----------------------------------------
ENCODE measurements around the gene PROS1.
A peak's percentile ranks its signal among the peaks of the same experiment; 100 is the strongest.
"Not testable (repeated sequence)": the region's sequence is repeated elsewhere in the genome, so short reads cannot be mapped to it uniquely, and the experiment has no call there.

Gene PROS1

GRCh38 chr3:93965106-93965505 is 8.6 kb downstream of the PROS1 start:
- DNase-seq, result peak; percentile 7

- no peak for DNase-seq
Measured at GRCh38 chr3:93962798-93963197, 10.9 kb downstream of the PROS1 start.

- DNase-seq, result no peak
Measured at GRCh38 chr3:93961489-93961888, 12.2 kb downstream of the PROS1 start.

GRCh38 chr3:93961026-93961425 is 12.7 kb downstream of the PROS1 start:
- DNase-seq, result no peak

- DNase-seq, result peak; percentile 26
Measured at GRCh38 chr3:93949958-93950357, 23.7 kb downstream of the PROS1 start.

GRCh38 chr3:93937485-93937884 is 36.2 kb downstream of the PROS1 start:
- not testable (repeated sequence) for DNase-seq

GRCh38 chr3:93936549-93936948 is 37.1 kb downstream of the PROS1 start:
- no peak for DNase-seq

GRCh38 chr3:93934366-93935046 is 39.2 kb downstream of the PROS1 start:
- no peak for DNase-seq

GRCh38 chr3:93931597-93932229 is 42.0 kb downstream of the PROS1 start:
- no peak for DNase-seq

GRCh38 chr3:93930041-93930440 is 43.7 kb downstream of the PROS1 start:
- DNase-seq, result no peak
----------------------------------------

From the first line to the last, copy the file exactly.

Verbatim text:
ENCODE measurements around the gene PROS1.
A peak's percentile ranks its signal among the peaks of the same experiment; 100 is the strongest.
"Not testable (repeated sequence)": the region's sequence is repeated elsewhere in the genome, so short reads cannot be mapped to it uniquely, and the experiment has no call there.

Gene PROS1

GRCh38 chr3:93965106-93965505 is 8.6 kb downstream of the PROS1 start:
- DNase-seq, result peak; percentile 7

- no peak for DNase-seq
Measured at GRCh38 chr3:93962798-93963197, 10.9 kb downstream of the PROS1 start.

- DNase-seq, result no peak
Measured at GRCh38 chr3:93961489-93961888, 12.2 kb downstream of the PROS1 start.

GRCh38 chr3:93961026-93961425 is 12.7 kb downstream of the PROS1 start:
- DNase-seq, result no peak

- DNase-seq, result peak; percentile 26
Measured at GRCh38 chr3:93949958-93950357, 23.7 kb downstream of the PROS1 start.

GRCh38 chr3:93937485-93937884 is 36.2 kb downstream of the PROS1 start:
- not testable (repeated sequence) for DNase-seq

GRCh38 chr3:93936549-93936948 is 37.1 kb downstream of the PROS1 start:
- no peak for DNase-seq

GRCh38 chr3:93934366-93935046 is 39.2 kb downstream of the PROS1 start:
- no peak for DNase-seq

GRCh38 chr3:93931597-93932229 is 42.0 kb downstream of the PROS1 start:
- no peak for DNase-seq

GRCh38 chr3:93930041-93930440 is 43.7 kb downstream of the PROS1 start:
- DNase-seq, result no peak